by Cheryl Bolen, historical (2002)
Zebra Ballad, $5.99, ISBN 0-8217-7247-3
This is a potentially charming story that is ruined by the author creating the wrong sort of hero. Am I making sense here? The Bride Wore Blue is essentially a secret admirer story. The hero, Thomas Moreland, is a hero whose personality lingers close to the alpha/beta boundaries (aka "he has problems with communication but isn't quite a jerk like an alpha hero usually is"). The result is a story that drags because people just can't talk properly.
Felicity Harrison saves Thomas Moreland's life one night when her carriage comes across the badly wounded man. She and her traveling companions do the necessary TLC and send Thomas on his merry way to India.
Cut to six years later. Felicity is now a widow - she had a happy marriage to a dashing army guy - and in Bath to launch her sister and to keep her spendthrift younger brother out of trouble. Unknown to her, Thomas (she never asked for his name that night) has bought a house in Bath too, and he is seeking to win her affections. The man has been carrying a torch for his guardian angel all these years.
Isn't that sweet?
But someone forgot to tell Thomas that the correct way to woo a lady is not by assuming that said lady can read minds.
An annoying plot development here is Thomas not wanting to tell Felicity that he is the man she rescued years ago. Why? Something about wanting to earn her affections, I think. But Thomas decides to do this by high-handedly solving Felicity's money troubles (romance heroines gotta have one or two - it's the prerequisite), pushing his own sister to Felicity (can she introduce the gal too?), and generally letting Felicity feel obligated to him. Needless to say, Felicity is not exactly dancing on cloud nine. Along the way Thomas keeps telling me and everybody that he loves her, wants to marry her, et cetera.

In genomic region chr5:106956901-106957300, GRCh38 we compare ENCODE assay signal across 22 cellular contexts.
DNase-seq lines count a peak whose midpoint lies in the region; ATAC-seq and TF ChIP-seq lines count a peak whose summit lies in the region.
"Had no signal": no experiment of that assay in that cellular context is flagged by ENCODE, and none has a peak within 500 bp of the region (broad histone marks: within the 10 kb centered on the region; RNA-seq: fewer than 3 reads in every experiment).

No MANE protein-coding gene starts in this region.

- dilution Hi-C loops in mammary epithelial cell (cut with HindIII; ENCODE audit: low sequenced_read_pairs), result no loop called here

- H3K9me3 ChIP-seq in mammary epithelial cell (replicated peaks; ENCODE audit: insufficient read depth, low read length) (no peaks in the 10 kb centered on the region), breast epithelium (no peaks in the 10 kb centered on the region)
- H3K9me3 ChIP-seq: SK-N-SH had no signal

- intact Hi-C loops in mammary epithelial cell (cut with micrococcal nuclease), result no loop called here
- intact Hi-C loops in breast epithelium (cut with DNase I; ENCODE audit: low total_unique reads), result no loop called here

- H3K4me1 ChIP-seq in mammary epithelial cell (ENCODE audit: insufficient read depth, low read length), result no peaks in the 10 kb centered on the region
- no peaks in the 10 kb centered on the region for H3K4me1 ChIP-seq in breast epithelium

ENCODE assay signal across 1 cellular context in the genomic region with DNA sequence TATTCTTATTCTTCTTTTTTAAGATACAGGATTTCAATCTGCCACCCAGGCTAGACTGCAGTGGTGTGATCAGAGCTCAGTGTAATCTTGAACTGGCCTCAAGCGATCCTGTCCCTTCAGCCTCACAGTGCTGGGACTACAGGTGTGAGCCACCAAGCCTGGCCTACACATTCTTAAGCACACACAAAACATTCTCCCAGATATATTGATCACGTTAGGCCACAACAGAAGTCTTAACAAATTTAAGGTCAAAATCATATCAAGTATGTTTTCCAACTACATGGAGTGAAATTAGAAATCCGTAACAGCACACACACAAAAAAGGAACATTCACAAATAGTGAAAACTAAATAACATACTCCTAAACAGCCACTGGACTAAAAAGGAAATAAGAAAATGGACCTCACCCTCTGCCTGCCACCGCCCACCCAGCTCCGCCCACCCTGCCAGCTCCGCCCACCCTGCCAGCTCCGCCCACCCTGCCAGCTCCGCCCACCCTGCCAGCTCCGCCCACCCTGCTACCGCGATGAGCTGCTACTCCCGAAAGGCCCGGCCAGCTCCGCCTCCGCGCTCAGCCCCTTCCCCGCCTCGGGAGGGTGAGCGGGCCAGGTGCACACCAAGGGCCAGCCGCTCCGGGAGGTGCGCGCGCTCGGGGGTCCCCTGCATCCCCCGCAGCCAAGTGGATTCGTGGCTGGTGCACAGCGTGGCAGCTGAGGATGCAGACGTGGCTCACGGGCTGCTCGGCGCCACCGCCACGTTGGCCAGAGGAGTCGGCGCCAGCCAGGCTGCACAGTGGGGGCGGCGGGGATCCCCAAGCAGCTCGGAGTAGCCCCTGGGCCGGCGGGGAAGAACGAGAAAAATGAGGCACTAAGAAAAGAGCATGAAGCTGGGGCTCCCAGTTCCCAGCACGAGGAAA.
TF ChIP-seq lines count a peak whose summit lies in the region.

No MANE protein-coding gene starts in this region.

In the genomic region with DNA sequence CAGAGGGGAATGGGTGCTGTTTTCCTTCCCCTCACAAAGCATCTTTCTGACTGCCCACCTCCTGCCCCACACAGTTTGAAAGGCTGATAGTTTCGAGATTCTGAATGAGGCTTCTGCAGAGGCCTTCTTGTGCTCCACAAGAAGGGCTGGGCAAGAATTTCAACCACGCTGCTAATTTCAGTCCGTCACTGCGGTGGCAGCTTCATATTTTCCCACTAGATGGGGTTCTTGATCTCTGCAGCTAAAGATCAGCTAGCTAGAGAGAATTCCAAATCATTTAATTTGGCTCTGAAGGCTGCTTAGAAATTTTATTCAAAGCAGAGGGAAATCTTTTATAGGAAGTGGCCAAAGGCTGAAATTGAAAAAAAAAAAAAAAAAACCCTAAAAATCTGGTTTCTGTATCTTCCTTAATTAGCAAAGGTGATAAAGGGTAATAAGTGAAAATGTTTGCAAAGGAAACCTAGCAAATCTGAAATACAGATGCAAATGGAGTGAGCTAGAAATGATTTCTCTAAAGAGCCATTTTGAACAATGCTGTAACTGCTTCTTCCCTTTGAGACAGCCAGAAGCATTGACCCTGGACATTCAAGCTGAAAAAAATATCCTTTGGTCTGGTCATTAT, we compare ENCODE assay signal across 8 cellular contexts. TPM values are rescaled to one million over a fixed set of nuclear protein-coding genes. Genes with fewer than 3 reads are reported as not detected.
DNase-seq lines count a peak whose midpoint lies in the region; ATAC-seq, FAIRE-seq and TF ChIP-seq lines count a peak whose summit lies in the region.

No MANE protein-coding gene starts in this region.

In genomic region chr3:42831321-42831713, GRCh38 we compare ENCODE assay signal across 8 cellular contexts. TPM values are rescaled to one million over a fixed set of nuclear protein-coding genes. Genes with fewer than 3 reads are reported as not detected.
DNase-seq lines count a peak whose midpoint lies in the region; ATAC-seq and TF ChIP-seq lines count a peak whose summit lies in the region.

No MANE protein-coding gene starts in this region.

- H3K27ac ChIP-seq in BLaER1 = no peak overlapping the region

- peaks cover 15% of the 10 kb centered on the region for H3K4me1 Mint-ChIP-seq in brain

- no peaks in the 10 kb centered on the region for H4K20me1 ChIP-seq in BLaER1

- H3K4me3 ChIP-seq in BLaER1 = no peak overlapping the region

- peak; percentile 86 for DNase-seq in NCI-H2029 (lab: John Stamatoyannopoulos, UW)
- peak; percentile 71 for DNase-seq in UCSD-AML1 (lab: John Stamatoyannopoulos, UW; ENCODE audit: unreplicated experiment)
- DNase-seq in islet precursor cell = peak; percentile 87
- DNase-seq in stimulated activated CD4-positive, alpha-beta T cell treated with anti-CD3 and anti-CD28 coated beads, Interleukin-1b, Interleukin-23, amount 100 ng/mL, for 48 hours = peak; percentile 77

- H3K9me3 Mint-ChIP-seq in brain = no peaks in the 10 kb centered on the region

"Tell her, not me, you idiot," I find myself telling that loser off. "Buy her flowers, chocolates, something with that money of yours!"
But men. Do they listen? Of course not.
If Felicity starts acting up all huffish and petulant, I don't blame her. I'd be in a worse mood if a man starts playing mind games with me and expects me to jump into his arms because he tells me so.
Toss in an Other Suitor, some attempt at suspense, and other obligatory external plots, and this book may add up to be an enjoyable read. That is, if Thomas isn't playing so hard to get like an overpriced piece of beef in the gourmet deli. Cheryl Bolen has a lively voice and an easy style that almost makes The Bride Wore Blue a fun romp. Almost, that is.
Thomas, you silly nitwit. If you have bought her flowers and flash that diamond ring, this book would've ended around page 100 and we all will have gone home happier for it. Bah. Dunderhead.
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